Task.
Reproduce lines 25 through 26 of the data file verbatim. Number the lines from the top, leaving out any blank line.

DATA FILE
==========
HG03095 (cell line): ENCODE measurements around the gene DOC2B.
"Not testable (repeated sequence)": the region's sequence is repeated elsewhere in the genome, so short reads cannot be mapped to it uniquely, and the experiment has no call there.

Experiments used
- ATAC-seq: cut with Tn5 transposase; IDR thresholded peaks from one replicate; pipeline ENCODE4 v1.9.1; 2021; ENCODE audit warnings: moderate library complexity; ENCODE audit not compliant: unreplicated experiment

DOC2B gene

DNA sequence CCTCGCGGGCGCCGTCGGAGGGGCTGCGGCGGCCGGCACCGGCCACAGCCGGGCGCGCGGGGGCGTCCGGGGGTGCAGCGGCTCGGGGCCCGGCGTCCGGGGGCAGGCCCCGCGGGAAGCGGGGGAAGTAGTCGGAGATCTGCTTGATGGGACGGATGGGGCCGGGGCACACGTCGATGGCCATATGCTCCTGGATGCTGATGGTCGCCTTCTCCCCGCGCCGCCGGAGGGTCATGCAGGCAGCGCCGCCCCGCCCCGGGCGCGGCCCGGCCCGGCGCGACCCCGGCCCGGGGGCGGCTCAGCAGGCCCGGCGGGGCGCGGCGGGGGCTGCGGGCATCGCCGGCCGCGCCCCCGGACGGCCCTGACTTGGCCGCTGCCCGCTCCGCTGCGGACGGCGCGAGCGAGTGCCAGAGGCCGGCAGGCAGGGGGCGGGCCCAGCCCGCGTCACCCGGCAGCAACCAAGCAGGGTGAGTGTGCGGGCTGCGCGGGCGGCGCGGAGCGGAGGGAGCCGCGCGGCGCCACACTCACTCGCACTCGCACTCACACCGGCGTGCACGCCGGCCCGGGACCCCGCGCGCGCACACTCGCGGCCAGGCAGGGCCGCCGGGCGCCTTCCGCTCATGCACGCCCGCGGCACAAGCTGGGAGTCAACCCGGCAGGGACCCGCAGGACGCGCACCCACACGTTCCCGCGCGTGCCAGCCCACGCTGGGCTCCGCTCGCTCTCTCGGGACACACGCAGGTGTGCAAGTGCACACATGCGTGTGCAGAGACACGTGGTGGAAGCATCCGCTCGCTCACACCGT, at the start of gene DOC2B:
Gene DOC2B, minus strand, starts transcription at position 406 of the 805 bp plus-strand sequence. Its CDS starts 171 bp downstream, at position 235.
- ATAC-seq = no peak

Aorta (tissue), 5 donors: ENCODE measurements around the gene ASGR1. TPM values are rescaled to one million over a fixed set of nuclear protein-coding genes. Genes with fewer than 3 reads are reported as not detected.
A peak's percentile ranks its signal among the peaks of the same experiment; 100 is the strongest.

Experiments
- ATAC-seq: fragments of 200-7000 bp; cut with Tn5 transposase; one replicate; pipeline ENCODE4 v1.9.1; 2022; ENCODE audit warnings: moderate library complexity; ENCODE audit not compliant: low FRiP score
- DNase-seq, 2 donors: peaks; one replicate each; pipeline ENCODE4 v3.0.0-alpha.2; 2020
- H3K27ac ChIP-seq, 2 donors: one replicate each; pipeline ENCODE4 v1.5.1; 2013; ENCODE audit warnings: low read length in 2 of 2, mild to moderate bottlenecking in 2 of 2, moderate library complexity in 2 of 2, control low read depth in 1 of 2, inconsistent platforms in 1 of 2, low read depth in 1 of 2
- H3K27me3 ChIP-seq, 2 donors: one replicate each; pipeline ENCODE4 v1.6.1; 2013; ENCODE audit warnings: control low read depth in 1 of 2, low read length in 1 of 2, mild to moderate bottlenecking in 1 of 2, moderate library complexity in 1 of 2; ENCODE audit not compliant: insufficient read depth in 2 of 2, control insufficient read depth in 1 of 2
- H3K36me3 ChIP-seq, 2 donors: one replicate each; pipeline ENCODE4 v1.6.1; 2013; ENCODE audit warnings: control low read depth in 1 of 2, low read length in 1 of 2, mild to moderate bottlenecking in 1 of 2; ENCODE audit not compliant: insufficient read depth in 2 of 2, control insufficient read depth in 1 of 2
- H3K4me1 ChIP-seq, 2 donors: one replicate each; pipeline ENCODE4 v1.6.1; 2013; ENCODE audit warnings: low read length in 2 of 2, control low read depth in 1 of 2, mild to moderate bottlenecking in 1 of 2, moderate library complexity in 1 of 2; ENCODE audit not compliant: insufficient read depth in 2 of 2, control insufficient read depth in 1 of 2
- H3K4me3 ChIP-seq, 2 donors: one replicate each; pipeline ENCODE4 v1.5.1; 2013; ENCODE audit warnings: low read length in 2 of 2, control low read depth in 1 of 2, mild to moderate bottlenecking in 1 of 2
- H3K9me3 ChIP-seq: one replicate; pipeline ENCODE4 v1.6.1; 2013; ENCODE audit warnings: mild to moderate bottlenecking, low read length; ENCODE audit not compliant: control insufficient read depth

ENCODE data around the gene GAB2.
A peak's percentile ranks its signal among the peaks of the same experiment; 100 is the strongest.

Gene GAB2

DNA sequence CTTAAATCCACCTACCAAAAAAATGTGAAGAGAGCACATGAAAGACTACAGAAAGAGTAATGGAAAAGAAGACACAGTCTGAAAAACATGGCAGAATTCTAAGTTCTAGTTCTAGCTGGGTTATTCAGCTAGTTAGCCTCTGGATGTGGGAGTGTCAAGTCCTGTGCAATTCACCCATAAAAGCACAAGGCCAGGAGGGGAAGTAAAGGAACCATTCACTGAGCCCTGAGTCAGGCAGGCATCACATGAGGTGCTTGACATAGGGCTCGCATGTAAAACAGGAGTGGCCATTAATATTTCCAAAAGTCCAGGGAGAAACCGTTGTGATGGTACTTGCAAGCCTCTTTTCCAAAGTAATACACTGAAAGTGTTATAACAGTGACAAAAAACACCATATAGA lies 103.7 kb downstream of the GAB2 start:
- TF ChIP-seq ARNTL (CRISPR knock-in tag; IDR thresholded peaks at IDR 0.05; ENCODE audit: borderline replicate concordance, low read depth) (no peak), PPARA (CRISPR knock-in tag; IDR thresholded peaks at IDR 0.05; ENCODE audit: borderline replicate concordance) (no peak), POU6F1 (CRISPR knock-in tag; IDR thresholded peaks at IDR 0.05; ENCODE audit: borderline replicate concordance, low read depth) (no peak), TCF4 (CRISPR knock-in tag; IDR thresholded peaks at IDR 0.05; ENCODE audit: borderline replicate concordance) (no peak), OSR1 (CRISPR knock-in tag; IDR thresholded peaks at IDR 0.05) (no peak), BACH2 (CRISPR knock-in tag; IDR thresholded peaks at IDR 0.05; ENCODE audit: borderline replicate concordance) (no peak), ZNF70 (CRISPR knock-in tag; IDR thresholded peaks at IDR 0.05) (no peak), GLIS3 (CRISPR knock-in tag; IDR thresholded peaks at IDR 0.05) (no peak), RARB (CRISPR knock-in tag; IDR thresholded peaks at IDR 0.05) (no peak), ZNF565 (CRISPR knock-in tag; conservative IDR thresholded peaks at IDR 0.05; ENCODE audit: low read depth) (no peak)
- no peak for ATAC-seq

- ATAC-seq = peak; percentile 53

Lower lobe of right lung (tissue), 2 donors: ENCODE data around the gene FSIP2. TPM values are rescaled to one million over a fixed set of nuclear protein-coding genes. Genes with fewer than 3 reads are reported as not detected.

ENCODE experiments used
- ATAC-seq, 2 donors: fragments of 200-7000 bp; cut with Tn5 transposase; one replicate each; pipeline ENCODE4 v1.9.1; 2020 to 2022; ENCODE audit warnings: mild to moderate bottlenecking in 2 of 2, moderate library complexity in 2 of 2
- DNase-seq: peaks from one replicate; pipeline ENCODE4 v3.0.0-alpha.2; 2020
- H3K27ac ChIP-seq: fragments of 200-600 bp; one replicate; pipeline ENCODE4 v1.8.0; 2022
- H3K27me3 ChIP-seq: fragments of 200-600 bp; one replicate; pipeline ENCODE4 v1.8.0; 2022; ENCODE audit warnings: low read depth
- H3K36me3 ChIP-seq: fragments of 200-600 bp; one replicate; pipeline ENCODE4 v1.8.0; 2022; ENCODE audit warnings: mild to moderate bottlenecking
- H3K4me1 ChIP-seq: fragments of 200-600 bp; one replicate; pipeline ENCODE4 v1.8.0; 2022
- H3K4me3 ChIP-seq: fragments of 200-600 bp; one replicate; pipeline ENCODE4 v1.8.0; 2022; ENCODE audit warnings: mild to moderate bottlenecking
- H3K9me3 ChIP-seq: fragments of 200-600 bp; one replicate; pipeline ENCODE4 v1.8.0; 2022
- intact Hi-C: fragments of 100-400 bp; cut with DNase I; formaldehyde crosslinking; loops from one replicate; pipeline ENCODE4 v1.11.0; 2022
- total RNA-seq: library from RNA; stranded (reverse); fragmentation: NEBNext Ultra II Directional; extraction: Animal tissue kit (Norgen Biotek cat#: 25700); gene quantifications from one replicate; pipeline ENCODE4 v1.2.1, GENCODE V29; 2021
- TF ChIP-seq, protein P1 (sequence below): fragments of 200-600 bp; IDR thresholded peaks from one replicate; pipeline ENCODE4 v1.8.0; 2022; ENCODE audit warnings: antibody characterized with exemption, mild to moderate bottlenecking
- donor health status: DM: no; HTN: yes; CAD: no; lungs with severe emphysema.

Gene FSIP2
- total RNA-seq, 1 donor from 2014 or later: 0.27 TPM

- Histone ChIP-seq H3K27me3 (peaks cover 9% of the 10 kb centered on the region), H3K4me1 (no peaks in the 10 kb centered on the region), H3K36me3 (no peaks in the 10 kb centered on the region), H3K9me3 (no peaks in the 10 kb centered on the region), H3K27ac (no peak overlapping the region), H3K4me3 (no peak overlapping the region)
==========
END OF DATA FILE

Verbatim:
- no peak for ATAC-seq

- ATAC-seq = peak; percentile 53